The Cape Argus reports that seventeen minor South African churches have been given the go-ahead to perform same-sex marriages.
According to the newspaper, the list – provided by the Department of Home Affairs – excludes the major churches, such as the Anglican Church, the Baptist Church, the Presbyterian Church and the Catholic Church – which have all barred their ministers from playing any part in officiating gay unions.
Religious institutions are not forced to conduct same-sex marriages under the Civil Union Act, but may choose to do so after applying to Home Affairs.
While the 17 churches have been approved by the department, their individual ministers must still take an exam before conducting any gay marriage ceremonies.
Concern has been raised however that Home Affairs has been slow in dispatching study material for the exams. Some ministers have expressed frustration that they have still not received their study packs despite having applied for the exam months ago.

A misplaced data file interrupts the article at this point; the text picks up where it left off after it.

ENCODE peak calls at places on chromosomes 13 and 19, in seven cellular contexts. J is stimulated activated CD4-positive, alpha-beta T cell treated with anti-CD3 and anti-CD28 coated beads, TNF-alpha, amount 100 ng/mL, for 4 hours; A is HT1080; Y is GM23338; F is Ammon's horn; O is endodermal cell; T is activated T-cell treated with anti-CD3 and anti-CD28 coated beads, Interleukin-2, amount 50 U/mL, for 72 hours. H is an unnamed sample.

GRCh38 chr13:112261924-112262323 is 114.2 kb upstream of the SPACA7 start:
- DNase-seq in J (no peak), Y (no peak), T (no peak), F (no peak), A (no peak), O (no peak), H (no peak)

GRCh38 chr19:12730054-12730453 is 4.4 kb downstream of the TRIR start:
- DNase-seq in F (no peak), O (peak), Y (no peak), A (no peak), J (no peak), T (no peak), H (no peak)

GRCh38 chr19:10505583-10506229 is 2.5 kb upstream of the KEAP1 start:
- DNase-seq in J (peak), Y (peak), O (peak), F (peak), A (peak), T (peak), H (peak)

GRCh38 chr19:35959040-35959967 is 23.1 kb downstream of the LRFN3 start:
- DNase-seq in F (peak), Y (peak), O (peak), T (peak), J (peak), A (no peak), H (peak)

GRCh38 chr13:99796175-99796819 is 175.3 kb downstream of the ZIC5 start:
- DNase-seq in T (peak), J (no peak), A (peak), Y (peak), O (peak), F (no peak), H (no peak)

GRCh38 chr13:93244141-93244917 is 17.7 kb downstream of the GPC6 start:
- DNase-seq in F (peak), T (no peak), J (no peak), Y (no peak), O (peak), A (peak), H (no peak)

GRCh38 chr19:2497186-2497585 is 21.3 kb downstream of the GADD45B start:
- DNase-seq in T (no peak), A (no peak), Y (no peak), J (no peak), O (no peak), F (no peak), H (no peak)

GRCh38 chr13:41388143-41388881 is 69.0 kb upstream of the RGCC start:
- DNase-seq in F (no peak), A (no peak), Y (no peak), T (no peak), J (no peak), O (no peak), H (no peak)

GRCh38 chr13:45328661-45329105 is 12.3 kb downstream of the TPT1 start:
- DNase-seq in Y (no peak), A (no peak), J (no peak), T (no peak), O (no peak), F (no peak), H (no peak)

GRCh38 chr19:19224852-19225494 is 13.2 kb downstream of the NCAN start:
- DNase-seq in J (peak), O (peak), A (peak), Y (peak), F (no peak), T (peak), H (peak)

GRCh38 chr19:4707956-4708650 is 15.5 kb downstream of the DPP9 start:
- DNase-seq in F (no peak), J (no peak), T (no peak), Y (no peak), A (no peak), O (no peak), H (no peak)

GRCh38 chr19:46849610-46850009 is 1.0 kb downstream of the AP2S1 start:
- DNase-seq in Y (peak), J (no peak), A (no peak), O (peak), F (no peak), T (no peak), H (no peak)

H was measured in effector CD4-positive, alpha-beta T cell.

Officials at the Department of Home Affairs are automatically empowered and expected to conduct same-sex marriages on request. Should an individual have any objection to doing so they must request exemption from the Minister of Home Affairs in writing.
The Civil Union Act, legalising same-sex marriage in South Africa, was made law on December 1 last year.